With the September 1 target set by the governors of the 17 states in the Southern part of Nigeria to begin implementation of anti open grazing law, the federal government has been warned not to jeopardise the effective enforcement of the law.
The Pan-Yoruba socio-political organisation, Afenifere made the call in a statement issued Monday by its National Publicity Secretary, Comrade Jare Ajayi
He disclosed that this can be done using the police and other security agencies to undermine the enforcement of the law.
Ajayi however warned that doing so might be compounding the already bad security situation in the country.
It would be recalled that the 17 Southern States’ Governors at their meeting in Lagos on July 5, 2021, announced that open grazing of cattle would no longer be allowed in their respective states from September 1, 2021.
He said, “As the take-off date is knocking, it is clear that many states are ready to work their talks going by the way laws to give legal backing to the proclamation have been passed or are in the process of being passed.
Of course, a few are yet to begin the process.
“As reality in Nigeria has repeatedly shown however, the problem, most of the time, was not in having a legal instrument in place but in enforcing the laws. Unfortunately and regrettably, the chances of its being successfully enforced are slim because of the lopsided nature of the country’s policing system. In Nigeria today, only the Nigerian Police can investigate and prosecute a suspect in a criminal case.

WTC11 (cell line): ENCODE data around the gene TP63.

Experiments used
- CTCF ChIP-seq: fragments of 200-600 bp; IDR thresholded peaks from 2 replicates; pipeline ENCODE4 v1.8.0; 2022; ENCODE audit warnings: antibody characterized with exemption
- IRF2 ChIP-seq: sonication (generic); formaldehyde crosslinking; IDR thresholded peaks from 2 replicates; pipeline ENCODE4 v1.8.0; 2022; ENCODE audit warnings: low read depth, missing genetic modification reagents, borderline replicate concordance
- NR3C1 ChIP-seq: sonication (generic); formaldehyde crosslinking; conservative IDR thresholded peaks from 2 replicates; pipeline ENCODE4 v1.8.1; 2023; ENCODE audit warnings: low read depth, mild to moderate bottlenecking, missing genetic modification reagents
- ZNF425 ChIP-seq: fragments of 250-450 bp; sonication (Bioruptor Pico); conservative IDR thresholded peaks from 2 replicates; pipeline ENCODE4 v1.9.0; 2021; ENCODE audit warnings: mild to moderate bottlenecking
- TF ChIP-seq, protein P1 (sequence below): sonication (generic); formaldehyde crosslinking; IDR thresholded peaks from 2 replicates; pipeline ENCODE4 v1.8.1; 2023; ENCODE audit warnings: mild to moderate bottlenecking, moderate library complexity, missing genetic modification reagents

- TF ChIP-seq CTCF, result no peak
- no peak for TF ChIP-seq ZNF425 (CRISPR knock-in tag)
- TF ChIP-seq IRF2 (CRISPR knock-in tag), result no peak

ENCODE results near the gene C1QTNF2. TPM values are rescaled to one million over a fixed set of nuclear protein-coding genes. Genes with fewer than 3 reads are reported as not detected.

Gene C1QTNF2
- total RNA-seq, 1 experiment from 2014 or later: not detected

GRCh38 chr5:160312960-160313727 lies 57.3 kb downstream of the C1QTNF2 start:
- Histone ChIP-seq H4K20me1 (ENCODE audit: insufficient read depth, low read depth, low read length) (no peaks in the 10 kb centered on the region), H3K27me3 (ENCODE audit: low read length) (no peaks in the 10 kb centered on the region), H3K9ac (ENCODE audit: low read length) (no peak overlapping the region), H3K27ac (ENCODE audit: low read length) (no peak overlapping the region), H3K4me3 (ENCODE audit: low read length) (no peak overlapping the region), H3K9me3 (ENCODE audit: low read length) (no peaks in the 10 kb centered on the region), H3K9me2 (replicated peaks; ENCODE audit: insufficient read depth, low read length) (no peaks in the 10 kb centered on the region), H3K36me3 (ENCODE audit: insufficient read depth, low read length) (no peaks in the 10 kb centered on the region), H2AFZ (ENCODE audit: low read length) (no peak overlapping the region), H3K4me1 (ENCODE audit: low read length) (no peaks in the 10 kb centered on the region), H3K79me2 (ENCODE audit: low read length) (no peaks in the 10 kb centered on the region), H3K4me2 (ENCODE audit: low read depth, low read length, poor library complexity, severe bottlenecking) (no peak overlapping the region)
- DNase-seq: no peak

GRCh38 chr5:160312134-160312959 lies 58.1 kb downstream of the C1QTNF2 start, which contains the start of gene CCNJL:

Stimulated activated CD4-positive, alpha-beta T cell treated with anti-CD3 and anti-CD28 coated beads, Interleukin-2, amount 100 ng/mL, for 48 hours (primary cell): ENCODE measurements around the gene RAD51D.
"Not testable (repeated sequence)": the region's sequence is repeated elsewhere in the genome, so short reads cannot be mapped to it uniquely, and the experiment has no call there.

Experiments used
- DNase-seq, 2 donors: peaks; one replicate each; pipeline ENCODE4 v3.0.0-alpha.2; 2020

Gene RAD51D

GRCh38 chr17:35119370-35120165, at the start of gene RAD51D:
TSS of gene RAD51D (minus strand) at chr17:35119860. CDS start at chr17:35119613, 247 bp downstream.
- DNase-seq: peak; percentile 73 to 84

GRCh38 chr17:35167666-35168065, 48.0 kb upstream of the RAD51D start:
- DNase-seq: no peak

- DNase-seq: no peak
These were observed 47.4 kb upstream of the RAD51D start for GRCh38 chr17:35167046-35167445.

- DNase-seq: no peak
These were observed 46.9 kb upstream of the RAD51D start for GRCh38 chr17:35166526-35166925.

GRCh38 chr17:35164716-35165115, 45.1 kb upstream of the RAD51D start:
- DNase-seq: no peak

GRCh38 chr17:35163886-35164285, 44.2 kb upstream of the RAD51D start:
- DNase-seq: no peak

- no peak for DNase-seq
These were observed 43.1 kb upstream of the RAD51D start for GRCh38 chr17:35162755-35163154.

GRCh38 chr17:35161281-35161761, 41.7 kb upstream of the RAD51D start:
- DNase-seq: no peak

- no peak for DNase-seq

“Since the police is under the firm control of the federal government, it is possible to use the agency to frustrate the efforts of the states in this respect. Enforcement of the law against open grazing is made more difficult when the interest of the powerful is at stake – as is the case on this issue of open grazing of cattle.”
The organisation insisted that the disposition of the federal government under President Muhammadu Buhari is opposed to the declaration by the Southern Governors, noting that therein lies the challenges of how the law can be successfully made to work as envisaged.
According to him, when some states in the North banned the selling and drinking of alcohol in public, they did not rely on the federally controlled Nigeria Police to enforce the law in their respective states, stating that rather they set up what they called Hisbah (local police) to enforce the law.
He then enjoined the states concerned in the South to toe the same line, saying it may not be out of place if they also explore the means of ensuring the compliance of the laws they passed on grazing of cattle.
“Incidentally, some states already have an instrument they could use for that purpose. By this one is referring to Amotekun in the South West and Ebube Agu in the South East. These local security networks should be allowed to enforce state laws particularly the one on open grazing.
“After all, the law against the selling and open consumption of alcohol is being enforced by Hisbah in the North. What is good for goose should be good for the gander”, Ajayi added.